The fire that was burning on the water surface at the site of the sunken Iranian tanker Sanchi has gone out, China’s Oceanic Administration said in an update on Monday.
However, Chinese authorities have discovered various oil slicks at the site which have been extending northward from the position of the wreck.
There is an 18.5 km long, 1.85-7.4 km wide condensate leak zone around the area, the agency said.
Monitoring activities at the site continue and the agency said it was collecting water samples from the site for inspection purposes.
Nevertheless, the exact extent of the pollution and environmental impact of the accident is yet to be determined.
“There is also the possibility of a fuel oil spill. Given that the fuel tanks in these sorts of vessels are located close to the engine room, it is likely that the fuel tanks have remained intact since the initial collision on January 6.
“As the fuel oil cools, it will become more viscous which will help to slow or even prevent leaks. In this scenario, it is possible that we will see chronic low volume leakage over a period of time at the seabed. The impact would remain relatively local,” Paul Johnston from Greenpeace International’s Science Unit in the University of Exeter, UK, said.
What is more, according to Greenpeace experts from East Asia and Japan, the explosion and sinking of the Sanchi occurred in an important spawning ground for many commercial species such as the bluefin leatherjacket and the swordtip squid. The area is also on the migratory pathway of many marine mammals, such as humpback whale, right whale and gray whale.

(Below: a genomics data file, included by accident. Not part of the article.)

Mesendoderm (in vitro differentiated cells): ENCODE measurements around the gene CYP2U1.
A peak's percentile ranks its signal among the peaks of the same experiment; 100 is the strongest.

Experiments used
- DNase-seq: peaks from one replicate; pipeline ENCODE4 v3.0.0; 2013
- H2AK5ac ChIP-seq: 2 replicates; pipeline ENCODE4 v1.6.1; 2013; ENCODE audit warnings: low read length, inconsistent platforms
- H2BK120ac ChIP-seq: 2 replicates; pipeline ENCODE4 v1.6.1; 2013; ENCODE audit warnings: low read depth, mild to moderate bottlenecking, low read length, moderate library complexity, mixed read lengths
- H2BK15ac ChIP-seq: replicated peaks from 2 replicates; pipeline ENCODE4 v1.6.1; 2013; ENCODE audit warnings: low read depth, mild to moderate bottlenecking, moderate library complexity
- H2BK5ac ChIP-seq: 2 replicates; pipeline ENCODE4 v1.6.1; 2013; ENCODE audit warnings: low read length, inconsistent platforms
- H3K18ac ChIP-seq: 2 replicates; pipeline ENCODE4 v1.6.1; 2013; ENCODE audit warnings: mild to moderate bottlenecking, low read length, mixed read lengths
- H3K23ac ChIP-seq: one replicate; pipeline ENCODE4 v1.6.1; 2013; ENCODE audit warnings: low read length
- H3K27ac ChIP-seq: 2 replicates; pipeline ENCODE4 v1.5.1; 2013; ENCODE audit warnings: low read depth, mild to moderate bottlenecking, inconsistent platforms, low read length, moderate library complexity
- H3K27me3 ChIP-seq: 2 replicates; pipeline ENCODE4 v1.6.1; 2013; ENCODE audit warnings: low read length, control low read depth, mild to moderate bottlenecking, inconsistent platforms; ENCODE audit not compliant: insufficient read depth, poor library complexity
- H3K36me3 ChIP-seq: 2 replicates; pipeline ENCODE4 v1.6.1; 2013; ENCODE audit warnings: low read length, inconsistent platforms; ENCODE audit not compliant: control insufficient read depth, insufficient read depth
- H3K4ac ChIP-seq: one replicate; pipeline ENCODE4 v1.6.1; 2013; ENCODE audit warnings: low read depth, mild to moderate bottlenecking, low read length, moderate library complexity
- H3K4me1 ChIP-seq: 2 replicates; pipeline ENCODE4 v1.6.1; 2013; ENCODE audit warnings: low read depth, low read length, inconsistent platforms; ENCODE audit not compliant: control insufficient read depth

The Sanchi was carrying 136,000 tons of condensate oil, which is very volatile, meaning that much of the substance will have been consumed in the fire and that most of the spilled condensate will evaporate into the air.
A proportion of condensate spilled will dissolve into the water, and this will be locally toxic until it dilutes enough to be broken down by natural processes, probably quite quickly, Greenpece explained.
Any condensate that does spill may produce a surface sheen, though that may be hard to see or detect in current weather conditions, which will evaporate, dissolve or disperse quite quickly.
Based on the estimates of China’s Ministry of Transport less than 1 percent would remain on the sea surface 5 hours after the collision.
“Now that the tanker has sunk, it is important that operations now shift from salvage and recovery, to assessment of the impacts of the potential condensate spill. An assessment of how much condensate has been spilled must be conducted as soon as possible and appropriate containment and clean-up measures adopted,” Greenpeace stressed.
The Sanchi sank on January 14, 530 km from Shanghai and 310 km from Naha, Japan.
The hope of finding any survivors of Sanchi’s 32 crew members has diminished, according to Iran’s Ports and Maritime Organization (PMO).
Three bodies have been recovered from the vessel and are yet to be identified.
World Maritime News Staff